A simple story of what is generally deemed prosaic merchant life, and it inculcates--but not obtrusively--such lessons as "that commercial integrity is as fine a thing as military glory, and that devotion to the task at hand, and the performance of the humblest duties, just because they are duties, are among the worthiest objects of endeavor."
lous and daring composition, with a still higher aim and still deeper soul-pictures. Both of them will live forever as examples of union of the idealistic and the realistic schools, poetic evocations of a by-gone reality, with all the truth and poetry of new creations. In reading either of them we forget that the work is as instructive as it is imaginative.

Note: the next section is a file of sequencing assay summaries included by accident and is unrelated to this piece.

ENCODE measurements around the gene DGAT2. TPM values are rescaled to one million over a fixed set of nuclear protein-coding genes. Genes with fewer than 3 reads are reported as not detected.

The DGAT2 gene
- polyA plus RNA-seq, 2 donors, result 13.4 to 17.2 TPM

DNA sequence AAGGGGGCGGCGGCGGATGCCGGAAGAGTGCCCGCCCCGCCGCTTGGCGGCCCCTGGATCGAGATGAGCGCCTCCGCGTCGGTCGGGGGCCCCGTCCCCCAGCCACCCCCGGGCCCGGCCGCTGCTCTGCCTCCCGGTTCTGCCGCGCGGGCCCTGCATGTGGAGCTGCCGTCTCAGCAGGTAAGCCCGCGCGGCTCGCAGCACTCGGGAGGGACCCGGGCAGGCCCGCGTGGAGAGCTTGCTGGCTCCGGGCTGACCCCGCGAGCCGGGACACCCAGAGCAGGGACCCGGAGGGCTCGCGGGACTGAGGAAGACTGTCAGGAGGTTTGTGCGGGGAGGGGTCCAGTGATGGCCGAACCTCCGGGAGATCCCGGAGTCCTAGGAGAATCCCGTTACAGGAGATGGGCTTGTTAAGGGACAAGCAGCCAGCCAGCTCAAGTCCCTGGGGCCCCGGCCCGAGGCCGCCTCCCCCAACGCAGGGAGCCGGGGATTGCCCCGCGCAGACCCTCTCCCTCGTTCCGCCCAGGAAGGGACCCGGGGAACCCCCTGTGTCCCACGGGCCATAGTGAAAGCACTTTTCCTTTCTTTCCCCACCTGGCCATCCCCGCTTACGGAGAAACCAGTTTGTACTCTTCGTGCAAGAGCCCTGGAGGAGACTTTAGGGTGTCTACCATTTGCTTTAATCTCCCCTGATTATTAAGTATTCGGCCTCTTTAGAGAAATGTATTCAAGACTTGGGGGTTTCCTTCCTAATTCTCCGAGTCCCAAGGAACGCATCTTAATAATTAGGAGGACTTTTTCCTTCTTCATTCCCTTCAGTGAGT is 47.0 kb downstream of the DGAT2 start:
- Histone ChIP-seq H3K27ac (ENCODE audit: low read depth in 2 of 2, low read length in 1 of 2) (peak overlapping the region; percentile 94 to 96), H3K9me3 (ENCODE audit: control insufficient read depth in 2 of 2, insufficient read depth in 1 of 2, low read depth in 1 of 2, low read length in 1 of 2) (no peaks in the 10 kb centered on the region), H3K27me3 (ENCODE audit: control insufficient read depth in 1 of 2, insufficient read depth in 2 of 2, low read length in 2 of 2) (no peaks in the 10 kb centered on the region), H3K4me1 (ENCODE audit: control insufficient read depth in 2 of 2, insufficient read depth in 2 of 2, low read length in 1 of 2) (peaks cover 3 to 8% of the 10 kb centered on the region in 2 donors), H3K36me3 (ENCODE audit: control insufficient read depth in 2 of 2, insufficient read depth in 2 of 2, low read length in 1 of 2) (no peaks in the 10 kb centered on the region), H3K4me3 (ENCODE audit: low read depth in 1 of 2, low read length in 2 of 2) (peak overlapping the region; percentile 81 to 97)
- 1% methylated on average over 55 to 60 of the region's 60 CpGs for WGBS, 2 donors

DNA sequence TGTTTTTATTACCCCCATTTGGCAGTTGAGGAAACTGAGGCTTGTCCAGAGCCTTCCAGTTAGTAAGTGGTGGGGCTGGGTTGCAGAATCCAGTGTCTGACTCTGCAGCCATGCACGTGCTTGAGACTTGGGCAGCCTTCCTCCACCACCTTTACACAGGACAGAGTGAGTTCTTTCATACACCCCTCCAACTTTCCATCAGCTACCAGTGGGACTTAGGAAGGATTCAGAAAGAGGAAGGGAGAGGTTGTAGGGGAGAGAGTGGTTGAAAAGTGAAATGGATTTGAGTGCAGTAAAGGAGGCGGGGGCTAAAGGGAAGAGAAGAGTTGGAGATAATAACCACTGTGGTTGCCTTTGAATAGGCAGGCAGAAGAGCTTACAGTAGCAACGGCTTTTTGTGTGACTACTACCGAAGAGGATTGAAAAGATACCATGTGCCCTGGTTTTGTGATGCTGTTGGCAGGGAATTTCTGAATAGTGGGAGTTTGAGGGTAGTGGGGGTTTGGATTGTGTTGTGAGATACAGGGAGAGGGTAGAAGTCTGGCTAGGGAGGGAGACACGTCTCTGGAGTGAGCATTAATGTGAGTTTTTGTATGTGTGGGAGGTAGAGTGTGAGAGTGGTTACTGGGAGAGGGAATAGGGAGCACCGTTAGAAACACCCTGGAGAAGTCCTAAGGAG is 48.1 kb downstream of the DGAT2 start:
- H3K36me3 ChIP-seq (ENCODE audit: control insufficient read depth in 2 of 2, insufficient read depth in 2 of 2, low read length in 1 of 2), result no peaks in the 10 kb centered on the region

The most vehement longing of our times, however, is manifestly after a faithful mirror of the present; that is to say, after a life-picture of the social relations and the struggles to which the evils of the present day have given rise. We feel that great events are being enacted; that greater still are in preparation; and we long for an epic, a world-moulding epic, to imbody and depict them. The undertaking is a dangerous one--many a lance is shivered in the first encounter. A mere tendency-novel is in itself a monster. A picture of the age must be, in the highest acceptation of the word, a poem. It must not represent real persons or places--it mus